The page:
August 23rd, 2013 | It’s a common childhood complaint: stomach ache. As a parent, it can be frustrating to know whether it’s just part of growing up, or if it’s a more serious disease or issue with abdominal organs. So when should you call the doctor about your child’s stomach ache? Here’s what you need to know about possible causes… Continue Reading
Delayed gastric emptying, also called gastroparesis, is a condition that affects the ability of the stomach to empty its contents even though there is no blockage. The cause of the condition is unknown but a disruption of the nerve signals to the intestine may be the cause. The condition is a common complication of diabetes in adults.
The symptoms of delayed gastric emptying include:
- Vomiting (sometimes of food eaten hours before)
- Abdominal Pain
- Weight Loss
- Distended abdomen
Exams and Tests
In addition to a complete history from you and your child and a thorough physical examination of your child, the pediatric GI specialist may perform tests. Tests may be needed to evaluate for delayed gastric emptying, to assess the severity of the problem and to establish associated complications.
Upper Gastrointestinal Barium X-Ray (Upper GI)
This test will show the size and shape (known as the anatomy) of the upper GI tract through X-ray images. It will allow the doctor to see if any obstruction or structural problems may be the cause of symptoms. Before the test, the child will not be able to have anything to eat or drink for up to eight hours before the test is scheduled, depending on the age of the child. When the child arrives for the test in the X-ray area (known as Radiology) of the hospital, he or she will be given white liquid, called barium, to drink. This liquid will coat the GI tract and outline the esophagus, stomach and small intestine. If the child is not able, or refuses, to drink the barium, a tube may be placed through the nose into the esophagus, and the barium will be given through the tube.
Gastric Emptying Study
This test evaluates the emptying of the stomach and also may provide information on the presence of reflux from the stomach to the esophagus. It is done in the nuclear medicine area of Radiology and is an outpatient test (that is, the child does not need to be admitted to the hospital for the test). The child is fed a tasteless dye mixed with milk/formula/food. It is important for the child not to have anything to eat or drink for up to eight hours before the test to ensure that the stomach will be empty at the time the test is started.
For the liquid-meal version of this test, the child will drink the mixture and lie flat on a table. A special scanner will take pictures of the stomach every minute for approximately 60 minutes. The results will provide information about whether gastroesophageal reflux GER is present and the rate of stomach emptying.
For the solid-meal version of the test, the child will eat a meal of egg and toast mixed with the test dye. The child will have a special X-ray taken right after the meal, two hours later, and if needed, another two hours later. The results provide information on rate of stomach emptying.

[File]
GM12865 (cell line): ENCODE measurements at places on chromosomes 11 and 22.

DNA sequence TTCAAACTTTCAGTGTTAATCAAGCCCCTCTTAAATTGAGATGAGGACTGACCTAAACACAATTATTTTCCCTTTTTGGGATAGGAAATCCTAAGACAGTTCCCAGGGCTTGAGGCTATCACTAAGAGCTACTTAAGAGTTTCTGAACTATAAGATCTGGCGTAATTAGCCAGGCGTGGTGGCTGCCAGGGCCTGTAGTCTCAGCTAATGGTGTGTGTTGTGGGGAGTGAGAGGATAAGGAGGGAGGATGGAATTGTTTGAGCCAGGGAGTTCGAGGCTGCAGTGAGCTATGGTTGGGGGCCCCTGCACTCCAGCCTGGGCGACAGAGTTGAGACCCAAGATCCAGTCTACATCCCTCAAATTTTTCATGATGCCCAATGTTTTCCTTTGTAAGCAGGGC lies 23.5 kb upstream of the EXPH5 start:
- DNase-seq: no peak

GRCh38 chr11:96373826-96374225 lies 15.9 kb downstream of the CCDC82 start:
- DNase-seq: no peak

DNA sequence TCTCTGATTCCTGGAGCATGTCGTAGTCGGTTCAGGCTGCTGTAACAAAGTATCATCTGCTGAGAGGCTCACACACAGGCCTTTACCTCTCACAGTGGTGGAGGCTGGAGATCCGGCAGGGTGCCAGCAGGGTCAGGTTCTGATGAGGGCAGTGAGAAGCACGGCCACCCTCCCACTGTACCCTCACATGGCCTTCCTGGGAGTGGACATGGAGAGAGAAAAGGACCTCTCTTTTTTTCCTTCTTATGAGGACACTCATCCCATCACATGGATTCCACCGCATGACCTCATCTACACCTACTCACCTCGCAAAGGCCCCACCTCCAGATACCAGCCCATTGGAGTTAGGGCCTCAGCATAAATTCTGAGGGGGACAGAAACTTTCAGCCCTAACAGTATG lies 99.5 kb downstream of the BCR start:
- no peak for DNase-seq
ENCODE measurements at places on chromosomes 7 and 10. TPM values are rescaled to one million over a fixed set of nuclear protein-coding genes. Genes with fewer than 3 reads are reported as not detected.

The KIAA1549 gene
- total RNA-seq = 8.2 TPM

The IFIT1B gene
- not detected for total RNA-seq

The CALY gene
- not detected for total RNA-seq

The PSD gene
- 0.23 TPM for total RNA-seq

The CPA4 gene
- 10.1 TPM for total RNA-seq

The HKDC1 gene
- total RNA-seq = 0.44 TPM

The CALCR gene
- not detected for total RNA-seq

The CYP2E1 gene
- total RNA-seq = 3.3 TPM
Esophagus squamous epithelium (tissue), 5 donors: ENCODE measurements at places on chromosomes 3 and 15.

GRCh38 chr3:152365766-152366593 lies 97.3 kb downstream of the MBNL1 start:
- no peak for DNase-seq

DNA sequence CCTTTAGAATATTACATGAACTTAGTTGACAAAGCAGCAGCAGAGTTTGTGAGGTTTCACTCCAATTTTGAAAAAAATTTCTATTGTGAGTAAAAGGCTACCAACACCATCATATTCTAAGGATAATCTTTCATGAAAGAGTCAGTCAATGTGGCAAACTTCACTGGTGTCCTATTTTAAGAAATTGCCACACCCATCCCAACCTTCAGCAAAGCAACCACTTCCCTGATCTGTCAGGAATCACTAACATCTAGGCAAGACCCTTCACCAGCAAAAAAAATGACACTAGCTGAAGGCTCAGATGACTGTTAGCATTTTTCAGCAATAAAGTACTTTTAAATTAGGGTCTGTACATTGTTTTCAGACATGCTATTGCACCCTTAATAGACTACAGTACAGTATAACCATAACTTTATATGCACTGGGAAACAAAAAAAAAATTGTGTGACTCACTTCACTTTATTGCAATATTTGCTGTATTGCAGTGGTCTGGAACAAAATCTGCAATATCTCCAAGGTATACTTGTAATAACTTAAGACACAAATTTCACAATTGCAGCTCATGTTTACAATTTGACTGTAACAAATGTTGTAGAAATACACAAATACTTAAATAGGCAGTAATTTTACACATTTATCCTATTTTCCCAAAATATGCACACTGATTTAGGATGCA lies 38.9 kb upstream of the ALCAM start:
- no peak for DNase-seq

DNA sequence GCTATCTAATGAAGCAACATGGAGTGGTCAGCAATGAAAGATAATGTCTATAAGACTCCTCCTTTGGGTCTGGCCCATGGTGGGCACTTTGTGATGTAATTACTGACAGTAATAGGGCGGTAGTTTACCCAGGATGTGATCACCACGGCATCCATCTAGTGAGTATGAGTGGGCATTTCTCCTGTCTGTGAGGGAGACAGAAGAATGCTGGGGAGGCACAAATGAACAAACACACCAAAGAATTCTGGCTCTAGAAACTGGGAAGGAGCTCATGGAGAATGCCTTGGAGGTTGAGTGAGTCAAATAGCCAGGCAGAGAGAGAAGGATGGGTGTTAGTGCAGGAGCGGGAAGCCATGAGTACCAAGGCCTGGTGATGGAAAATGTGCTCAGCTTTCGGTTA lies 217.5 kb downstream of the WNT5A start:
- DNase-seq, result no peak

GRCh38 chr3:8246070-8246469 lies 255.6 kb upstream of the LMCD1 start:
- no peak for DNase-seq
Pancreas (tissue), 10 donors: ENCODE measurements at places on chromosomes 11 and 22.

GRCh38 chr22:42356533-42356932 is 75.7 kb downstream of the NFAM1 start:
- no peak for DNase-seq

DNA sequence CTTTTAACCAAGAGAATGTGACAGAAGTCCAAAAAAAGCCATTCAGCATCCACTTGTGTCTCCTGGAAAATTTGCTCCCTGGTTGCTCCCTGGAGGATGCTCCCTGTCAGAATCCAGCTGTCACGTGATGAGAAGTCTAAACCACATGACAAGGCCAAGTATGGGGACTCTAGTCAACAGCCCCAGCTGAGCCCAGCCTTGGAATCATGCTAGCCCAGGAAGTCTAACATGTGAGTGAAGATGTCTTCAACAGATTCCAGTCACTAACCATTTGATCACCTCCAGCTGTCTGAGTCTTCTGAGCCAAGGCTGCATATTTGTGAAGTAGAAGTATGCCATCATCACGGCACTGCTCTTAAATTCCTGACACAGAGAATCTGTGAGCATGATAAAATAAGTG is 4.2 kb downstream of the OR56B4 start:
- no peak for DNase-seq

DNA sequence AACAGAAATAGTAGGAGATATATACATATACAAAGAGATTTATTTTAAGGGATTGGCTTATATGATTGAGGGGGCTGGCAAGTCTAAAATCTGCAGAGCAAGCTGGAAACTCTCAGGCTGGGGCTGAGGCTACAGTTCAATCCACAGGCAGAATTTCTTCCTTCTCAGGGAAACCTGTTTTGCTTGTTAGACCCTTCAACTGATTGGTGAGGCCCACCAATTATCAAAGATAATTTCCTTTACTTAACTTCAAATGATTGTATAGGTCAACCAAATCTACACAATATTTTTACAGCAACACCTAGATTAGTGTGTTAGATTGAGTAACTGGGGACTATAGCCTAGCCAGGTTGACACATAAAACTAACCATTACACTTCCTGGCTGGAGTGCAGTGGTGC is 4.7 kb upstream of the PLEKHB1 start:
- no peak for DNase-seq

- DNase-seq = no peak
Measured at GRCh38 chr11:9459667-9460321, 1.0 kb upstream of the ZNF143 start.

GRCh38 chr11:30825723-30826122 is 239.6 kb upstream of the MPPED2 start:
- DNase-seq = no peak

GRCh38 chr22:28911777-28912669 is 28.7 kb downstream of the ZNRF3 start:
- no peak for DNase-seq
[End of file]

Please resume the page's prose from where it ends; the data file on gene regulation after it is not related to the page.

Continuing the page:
Upper GI Endoscopy (EGD)
This test allows the pediatric GI specialist to examine the lining of the esophagus, stomach and duodenum (first part of small bowel) using a camera in a flexible tube called an endoscope.
The procedure is done in the operating room under general anesthesia so that the child will not feel any pain. The pediatric gastroenterologist will pass the endoscope through the child's mouth and examine the esophagus, stomach and the duodenum. After examining the upper GI tract, the doctor will collect biopsies (very small pieces of the tissue lining), which will be sent to a pathologist to examine under a microscope for inflammation and other signs of disease.
Before the procedure, your child's pediatric gastroenterologist will talk with you and your child and answer your questions. Some children may get a medication to help them relax before being taken to the operating room area. After the procedure, your child will be taken to the recovery room, allowed to fully awaken and then be brought out to you. The doctor will discuss the preliminary findings of the procedure and show pictures taken during the procedure. Your child will be allowed to go home in a couple of hours after the procedure but must be fully awake and able to drink liquids before being discharged home. The total time spent at the hospital will depend on the testing and the time for your child to wake up. It is best to expect to spend four to five hours at the hospital.
Eating small meals and soft foods may help relieve symptoms. For people with diabetes, better control of blood sugar levels may improve symptoms of delayed gastric emptying. Your child's doctor may prescribe a medicine that helps empty the stomach.
Points to Remember
- Delayed gastric emptying may be a symptom of another disease or condition.
- Delayed gastric emptying may follow a viral infection and may last for weeks.
- Your child's doctor will need to do tests to rule out an obstruction.
- Persistent nausea and vomiting may cause complications such as malnutrition, dehydration or an imbalance of electrolytes (important minerals in your blood and bodily fluids).